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Will the New CompUSA Retail Stores Survive?

Back to CompUSA After Eight Years

The incident that led to my eight year boycott was a hard drive failure that happened just a couple of days beyond the 30 day return period. I took the drive to CompUSA customer service, explained the situation, and the customer service rep said something to the effect of “It’s a $300 purchase, I don’t see why the manager would have a problem with doing an exchange.”

compusa retail store

CompUSA storefront and logo courtesy of Systemax, Inc.

The manager did have a problem with doing an exchange. “You should have bought our service policy” he said, with a self righteous attitude. So I went to the Best Buy across the street, bought a replacement drive, and only went back to CompUSA when I was out of options. And even then, it was always a hassle.

There were store employee attitude problems, prices that averaged at least 33% higher than Best Buy and Circuit City, and, starting at 8:45 p.m., a relentless effort to drive customers out of the store, as if our cash and credit cards would become worthless the moment the clock struck 9:00 p.m. I’ve never understood the desire of businesses to chase away customers, and in the 8 years that I’ve shopped almost exclusively at the Best Buy across the street, the countdown to 9:00 p.m. is an annoyance that I’ve never once had to endure.

CompUSA closed all of its retail stores shortly after the end of 2007 holiday shopping season. I suppose they could blame the economy, but there’s no doubt in my mind that it was high prices and bad customer service that brought them to their knees. Since then, Systemax, parent company of the well established Tiger Direct, has taken over the CompUSA mail order operation, and slowly begun reopening CompUSA retail stores.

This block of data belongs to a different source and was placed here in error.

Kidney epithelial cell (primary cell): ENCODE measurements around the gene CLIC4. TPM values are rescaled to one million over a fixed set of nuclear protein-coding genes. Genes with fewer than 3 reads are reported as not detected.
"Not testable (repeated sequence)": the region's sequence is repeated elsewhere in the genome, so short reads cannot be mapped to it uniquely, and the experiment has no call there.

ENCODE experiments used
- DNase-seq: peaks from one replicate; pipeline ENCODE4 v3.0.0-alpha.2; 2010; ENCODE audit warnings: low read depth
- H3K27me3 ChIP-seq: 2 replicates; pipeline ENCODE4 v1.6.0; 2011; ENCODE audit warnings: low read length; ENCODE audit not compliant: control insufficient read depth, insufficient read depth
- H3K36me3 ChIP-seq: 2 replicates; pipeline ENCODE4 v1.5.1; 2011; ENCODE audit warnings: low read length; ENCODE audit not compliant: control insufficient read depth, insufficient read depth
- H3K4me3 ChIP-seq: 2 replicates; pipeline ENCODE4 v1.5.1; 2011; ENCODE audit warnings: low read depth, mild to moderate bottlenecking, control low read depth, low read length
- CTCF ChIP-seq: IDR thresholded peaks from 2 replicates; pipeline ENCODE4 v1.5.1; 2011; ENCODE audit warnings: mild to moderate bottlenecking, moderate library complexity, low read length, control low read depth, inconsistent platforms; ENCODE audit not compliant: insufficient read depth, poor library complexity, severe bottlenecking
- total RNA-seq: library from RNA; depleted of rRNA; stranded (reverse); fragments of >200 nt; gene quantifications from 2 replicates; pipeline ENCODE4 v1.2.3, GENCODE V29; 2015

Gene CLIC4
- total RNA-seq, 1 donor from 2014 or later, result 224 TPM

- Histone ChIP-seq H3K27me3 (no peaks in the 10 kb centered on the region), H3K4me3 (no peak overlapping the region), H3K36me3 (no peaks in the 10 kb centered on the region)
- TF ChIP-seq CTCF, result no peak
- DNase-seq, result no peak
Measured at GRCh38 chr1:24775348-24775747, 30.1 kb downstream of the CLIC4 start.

I had to replace a hard drive in a relative’s computer last week, so I decided to give the new CompUSA a try. The entire shopping experience was refreshingly different from the old CompUSA. Employees were helpful. Merchandise was easy to find. Prices were competitive. And, there was no annoying countdown to 9:00 p.m., a fact which seemed to irritate a couple of employees that I overheard. Employee #1 “You know what time it is?” Employee #2 “Yeah, I know what time it is…”.

Perhaps most surprising was the amount of merchandise that you’d normally find only online: Instead of the 3 to 6 showcases that I normally see in a retail store, this store had at least 12 to 15. There was also an ample supply of motherboards, and hard drives, IDE and SATA, from major manufacturers, in simple plastic cases. The drives came with no instruction manual, no CD, no cables and no expensive retail packaging. And, because none of those items were included, the drives were available at very affordable prices. And, that’s exactly what the computer repair geek in me was looking to buy.